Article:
Monday, May 16, 2011

The Battle of the Books (and Other Nocturnal Emissions)

by Stephen J. Gertz

Until recently, I would, from time to time, awaken in the middle of the night to a murmured commotion emanating from the living room. Not unlike the sound of whispering children engrossed in play, the music of merriment would waft into my bedroom like dancing notes adrift upon a zephyr.

Clad in only a knee-length nightshirt and long pajama cap with fuzzy ball at its tail, I would silently ease out of bed, light a candle, and, like Ebenezer Scrooge on recon for Christmas ghosts, cautiously, with no little trepidation, make my way to the living room, concealing myself at the doorway so I could espy the goings on without being caught.

And what did I see? All of my books all over the place, relaxed, with their jackets off, refugees from confinement on the shelves, and mingling, working the room, chit-chatting with other volumes, gossiping, laughing, having a bookishly good time. Over to the right, for instance, Ellroy’s L.A. Confidential is whispering to Jane Eyre and Jane appears abashed; a liaison dangereuse is obviously taking place, for sure, and here’s hoping that Jane has protection - and not from Mickey Cohen or a USC-type Trojan. Near the curtains, a copy of David Ebin’s The Drug Experience is huffing a bottle of leather dressing for the fumes that refresh. The Story of O, A Man With a Maid, and Lolita are behind the couch and the less said the better.

Joseph Forshaw’s classic, Parrots of the World, is mimicking every word that Leaves of Grass is reciting; Ron Chernow’s Alexander Hamilton is talking money with Chernow’s John D. Rockefeller, the two marveling that they have a friend in common; Barry Paris’ Louise Brooks is closer-than-this in confab with Lee Server’s Ava Gardner and who wouldn’t want to be the text block between either of those alluring covers?; Herbert Asbury’s Gangs of New York is on the lam and out of control; and Dostoyevsky’s Crime and Punishment is desperately trying to escape.

Last week, however, I awoke to a clamor. Throwing fears aside I dashed into the living room only to find that all my books had gone berserk, were at each other’s throats, rending dust jackets to shreds, cracking joints, throwing spines out of alignment, deckling edges, springing signatures, dislocating shoulder notes, rubbing each other the wrong way, and generally causing mayhem where merriment once reigned.

The Battle of the Books  (1704).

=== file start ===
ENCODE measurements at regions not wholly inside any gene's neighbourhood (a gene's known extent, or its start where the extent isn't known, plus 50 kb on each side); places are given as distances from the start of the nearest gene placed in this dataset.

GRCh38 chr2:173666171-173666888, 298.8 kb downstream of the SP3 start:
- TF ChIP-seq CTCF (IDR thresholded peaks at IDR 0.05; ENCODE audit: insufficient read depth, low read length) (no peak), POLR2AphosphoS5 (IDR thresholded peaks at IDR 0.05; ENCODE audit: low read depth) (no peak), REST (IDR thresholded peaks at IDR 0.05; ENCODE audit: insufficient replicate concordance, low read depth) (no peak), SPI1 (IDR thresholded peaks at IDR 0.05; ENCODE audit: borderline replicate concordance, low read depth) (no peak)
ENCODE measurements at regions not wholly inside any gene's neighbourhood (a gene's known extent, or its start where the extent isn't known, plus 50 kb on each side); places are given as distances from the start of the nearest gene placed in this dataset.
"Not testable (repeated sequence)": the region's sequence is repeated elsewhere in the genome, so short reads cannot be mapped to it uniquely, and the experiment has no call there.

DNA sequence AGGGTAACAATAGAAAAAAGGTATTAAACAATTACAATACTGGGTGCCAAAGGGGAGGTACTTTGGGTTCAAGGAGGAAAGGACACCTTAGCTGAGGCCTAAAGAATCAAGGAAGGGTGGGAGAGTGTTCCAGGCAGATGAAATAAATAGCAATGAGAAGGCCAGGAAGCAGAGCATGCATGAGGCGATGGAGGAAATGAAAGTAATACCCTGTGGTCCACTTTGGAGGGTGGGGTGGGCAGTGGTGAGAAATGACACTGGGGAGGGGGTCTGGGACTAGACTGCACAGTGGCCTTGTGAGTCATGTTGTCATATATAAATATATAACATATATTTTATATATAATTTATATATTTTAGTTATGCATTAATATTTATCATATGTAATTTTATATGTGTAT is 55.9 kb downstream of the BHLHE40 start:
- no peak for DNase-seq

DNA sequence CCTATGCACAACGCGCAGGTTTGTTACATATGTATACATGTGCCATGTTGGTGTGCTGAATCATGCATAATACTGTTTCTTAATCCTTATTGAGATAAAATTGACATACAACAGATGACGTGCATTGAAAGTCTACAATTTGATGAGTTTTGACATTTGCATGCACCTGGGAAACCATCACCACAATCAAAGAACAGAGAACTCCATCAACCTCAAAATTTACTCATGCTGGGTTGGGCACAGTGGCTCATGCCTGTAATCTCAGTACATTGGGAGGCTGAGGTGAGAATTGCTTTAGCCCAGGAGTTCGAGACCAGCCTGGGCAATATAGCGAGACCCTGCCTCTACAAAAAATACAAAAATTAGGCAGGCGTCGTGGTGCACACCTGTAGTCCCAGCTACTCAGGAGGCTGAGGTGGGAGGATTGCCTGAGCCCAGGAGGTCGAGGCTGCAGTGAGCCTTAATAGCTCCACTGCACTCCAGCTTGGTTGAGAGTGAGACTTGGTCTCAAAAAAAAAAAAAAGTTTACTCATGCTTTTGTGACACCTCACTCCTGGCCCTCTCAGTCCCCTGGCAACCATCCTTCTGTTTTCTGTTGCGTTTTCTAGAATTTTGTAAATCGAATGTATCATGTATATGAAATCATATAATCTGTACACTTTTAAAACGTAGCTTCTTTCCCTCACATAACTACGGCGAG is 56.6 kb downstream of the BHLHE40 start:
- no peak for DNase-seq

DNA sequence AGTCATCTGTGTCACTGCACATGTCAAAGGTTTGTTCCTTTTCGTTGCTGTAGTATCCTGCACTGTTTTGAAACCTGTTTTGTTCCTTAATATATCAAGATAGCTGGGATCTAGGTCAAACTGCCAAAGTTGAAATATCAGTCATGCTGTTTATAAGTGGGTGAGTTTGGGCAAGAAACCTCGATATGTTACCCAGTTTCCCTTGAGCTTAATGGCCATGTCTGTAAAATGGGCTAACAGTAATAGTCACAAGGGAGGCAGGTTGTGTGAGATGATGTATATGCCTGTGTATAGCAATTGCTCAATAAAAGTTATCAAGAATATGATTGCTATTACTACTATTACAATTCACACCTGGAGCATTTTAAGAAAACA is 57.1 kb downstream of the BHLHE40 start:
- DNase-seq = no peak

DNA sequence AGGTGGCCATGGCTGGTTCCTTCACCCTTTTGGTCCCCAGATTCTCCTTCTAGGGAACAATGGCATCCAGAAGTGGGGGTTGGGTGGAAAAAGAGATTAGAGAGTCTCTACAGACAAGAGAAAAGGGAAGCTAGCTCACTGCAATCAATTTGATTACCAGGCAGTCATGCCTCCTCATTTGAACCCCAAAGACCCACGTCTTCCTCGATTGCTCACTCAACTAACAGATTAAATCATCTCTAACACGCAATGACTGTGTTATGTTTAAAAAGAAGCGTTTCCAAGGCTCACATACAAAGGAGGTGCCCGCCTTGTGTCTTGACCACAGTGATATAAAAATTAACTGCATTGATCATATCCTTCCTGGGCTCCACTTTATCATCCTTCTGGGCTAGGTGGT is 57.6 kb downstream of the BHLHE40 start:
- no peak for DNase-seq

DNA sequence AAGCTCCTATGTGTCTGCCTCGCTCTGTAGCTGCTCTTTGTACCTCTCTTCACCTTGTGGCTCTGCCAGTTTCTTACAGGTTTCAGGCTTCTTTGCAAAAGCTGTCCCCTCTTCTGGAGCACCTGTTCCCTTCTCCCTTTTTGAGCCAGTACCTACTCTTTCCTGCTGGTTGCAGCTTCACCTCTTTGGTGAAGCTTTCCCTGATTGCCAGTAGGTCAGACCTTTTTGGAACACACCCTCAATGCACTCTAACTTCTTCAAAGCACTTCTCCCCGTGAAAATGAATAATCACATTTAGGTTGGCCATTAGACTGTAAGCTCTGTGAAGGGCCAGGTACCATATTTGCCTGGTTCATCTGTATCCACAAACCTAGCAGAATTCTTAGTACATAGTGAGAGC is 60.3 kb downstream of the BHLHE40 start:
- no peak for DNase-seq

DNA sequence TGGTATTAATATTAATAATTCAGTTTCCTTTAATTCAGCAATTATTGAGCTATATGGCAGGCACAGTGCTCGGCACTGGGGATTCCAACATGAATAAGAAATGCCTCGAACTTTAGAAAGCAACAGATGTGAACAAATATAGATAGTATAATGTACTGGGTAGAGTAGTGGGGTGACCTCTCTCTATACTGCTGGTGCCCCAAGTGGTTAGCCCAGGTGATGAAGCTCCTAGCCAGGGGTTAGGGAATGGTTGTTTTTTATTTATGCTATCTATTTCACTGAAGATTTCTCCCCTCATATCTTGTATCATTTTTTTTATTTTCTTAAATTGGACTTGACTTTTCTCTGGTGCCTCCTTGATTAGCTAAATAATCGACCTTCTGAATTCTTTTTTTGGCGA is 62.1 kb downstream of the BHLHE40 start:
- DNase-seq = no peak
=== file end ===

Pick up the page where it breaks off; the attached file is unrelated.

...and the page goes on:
I took a picture with my new digital camera with software that auto-adjusts the snapped image  so it appears as a vintage engraving (see above). While I futzed with the hi-tech Kodak, a crew of mercenary knights on horseback charged in, further thickening the plot, which had now sickened into a sanguinary battle of the books. The blood ran like ink; it was not a pretty sight. And I swear I saw a  mounted horse, flying. Don't ask about the flying chick blowin' Miles' So What.

Curiously, Jonathan Swift had written about this Verdun of the volumes way back in 1704, part of the prolegomena to his satire, A Tale of the Tub, the author's first published work. He saw it as a battle between ancient and modern books in St. James Library, which was very kind of him; I’m no saint, my name ain’t James, and if my collection of books qualifies as a library then libraries are in even worse shape than reported.

Authors and ideas go toe-to-toe, and the entire tableau is worthy of a segment on Oprah, with members her book club, viciously and without conscience or care for the consequences (no free car!), throwing tomes at each other. The psychopathology of book love/hate is now recognized and bibliopath has entered the American Psychiatric Association's Diagnostic and Statistical Manual (DSM) as a standard axis sub-sub-category.

Then the doctor switched my meds. Swift relief was not, alas, forthcoming; the next night I awoke to the reason why my mother routinely lights a match for no obvious reason and Beano was invented.

Attributed to Jonathan Swift.

I went into the living room and for the next hour was transfixed while Jonathan Swift explained the benefits of the wind in the intestinal willows, or the fundament-all cause of the distempers incidental to the fair sex enquired into, proving, a posteriori, once and for all, that most of the disorders in tail’d upon them, are owing to flatulence not seasonably vented. When he finished reading from his book of no ifs, ands, yet butts I felt like I might explode.

'Next morning I called my proctologist. He moonlights as a chimney sweep. My flue swept and thoroughly vented, I slept like a baby that night, which is to say I woke up  four times, crying, hungry, and with a diaper-full.

On the positive side, I no longer awaken in the wee hours with books in the belfry. The meds passed the brain-book barrier, now my books sleep through the night and the bibliographical soap opera that once broadcast while I slumbered has, evidently, been canceled, along with All My Children, One Life To Live, and, due to budget cuts, Reference Desk, the daily serial that ripped the curtain off the scandals, sensations,  raw passions, and illicit desires within a deceptively tranquil suburban library in Liberty Valley, USA, a nice place to raise the kids the American way.

1 comment:

  1. I now understand why my copies of A Moveable Feast and That Summer in Paris, both once pristine, are beginning to look a bit beat up. I've moved them to separate rooms.


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